Fully Automated Small Screen Luxury Communism: Amazon is making a TV show out of Iain Banks's Culture novels

The late, lamented Scottish writer Iain Banks (previously) was several kinds of writer, but one of his main claims to fame is his role in developing the idea of fully automated luxury communism, in his beloved Culture novels, a series of wildly original space operas about a post-singularity, post-scarcity cooperative galactic civilization devoted to games, leisure, and artistic pursuits, populated by AIs, city-sized space cruisers, spy networks, and weird bureaucracies. Read the rest

I would replace my Kindle Voyage with a Kindle Voyage

I mistakenly left my e-reader, a Kindle Voyage behind, in a hotel room last weekend. Faced with with the fear of having lost my most favored device, I pondered its replacement. Read the rest

Fedex bought a company that stored 119,000 pieces of scanned customer IDs in a public Amazon cloud server, shut the company down, left the scans online for anyone to download

Fedex acquired a company called Bongo International in 2014; Bongo specialized in helping North American companies sell overseas and after the acquisition, Fedex renamed the company FedEx Cross-Border International. Read the rest

Amazon patent could lead to downturn in workplace masturbation

A recent patent awarded to pudding home delivery juggernaut Amazon, reveals that the company is investigating the possibility of equipping their warehouse staff with hardware capable of tracking their hand movements.

According to the patent filing, first reported on by Geekwire, the tech would come in the form of bracelets that can track users movements as they go about their work. The bracelet could use the location of an employee inside of a given area, and the orientation of the worker's hands, to assist them in locating items on warehouse shelves. To do this, the bracelet would vibrate to indicate where to move their hands in order to find the item that they're looking for. All of this is in the name of speedier order fulfillment for Amazon's gazillions of customers, being forced to don a wearable like this while you're at work presents some potential privacy and health concerns.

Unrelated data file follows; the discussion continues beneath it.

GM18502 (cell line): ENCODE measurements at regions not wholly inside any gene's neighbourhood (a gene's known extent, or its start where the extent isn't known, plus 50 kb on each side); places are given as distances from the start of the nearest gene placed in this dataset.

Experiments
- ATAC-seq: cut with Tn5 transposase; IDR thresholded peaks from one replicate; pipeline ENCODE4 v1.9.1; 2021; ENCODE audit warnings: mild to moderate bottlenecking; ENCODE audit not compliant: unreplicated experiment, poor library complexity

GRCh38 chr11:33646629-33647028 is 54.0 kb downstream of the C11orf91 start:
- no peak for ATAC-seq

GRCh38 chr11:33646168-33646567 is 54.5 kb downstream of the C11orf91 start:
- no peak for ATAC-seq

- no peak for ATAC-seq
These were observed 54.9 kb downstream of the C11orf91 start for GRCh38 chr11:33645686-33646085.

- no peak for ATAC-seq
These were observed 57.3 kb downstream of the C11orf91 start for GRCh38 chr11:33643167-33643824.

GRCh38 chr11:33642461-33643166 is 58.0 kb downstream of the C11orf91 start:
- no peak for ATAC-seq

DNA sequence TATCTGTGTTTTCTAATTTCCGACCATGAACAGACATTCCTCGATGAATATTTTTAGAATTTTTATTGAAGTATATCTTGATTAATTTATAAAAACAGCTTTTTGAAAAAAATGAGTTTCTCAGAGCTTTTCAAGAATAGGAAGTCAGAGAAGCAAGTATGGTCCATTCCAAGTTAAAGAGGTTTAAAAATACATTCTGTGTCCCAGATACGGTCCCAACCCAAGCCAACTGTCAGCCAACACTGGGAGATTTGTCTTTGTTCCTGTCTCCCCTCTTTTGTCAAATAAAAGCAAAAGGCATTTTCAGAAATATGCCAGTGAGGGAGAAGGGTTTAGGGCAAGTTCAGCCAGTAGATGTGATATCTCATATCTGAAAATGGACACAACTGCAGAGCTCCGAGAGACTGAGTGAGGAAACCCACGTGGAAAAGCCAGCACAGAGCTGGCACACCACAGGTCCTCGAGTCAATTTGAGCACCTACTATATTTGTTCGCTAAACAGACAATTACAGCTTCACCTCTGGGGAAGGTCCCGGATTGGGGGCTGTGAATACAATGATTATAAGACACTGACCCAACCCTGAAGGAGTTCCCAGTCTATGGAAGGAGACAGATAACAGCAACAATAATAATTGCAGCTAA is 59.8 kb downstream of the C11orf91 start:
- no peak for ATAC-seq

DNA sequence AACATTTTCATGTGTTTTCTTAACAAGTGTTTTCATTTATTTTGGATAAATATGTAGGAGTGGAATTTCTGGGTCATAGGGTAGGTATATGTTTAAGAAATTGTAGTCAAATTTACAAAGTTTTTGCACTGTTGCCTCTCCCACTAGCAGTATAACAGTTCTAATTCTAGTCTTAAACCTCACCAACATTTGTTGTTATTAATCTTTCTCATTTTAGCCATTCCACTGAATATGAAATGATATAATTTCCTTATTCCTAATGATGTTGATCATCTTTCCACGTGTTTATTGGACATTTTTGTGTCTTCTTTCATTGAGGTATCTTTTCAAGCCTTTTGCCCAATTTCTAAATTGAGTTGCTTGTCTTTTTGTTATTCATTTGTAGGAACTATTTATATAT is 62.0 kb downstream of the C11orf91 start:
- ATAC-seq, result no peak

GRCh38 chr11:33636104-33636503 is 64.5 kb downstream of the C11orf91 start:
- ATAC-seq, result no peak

Amazon's already got a reputation for pushing their workers to their limits when it comes to order fulfillment. As part of their report on this story, The Guardian points out that back in 2016, a BBC investigation uncovered the fact that the Amazon's employees are pushed to their emotional and physical limits in an effort to meet the company's efficiency standards. Being forced to wear a device that tracks your every move for efficiency like this bracelet's technology could, would likely add to the feels of anxiety that many of Amazon's employees likely experience on a daily basis. As for privacy, you've got to wonder if a wearable like this could track your movements in the washroom. Read the rest

Amazon's useless "transparency reports" won't disclose whether they're handing data from always-on Alexa mics to governments

Amazon was the last major tech company to issue a "transparency report" detailing what kinds of law-enforcement requests they'd serviced, and where; when they finally did start issuing them, they buried them on obscure webpages deep in their corporate info site and released them late on Friday afternoons. Read the rest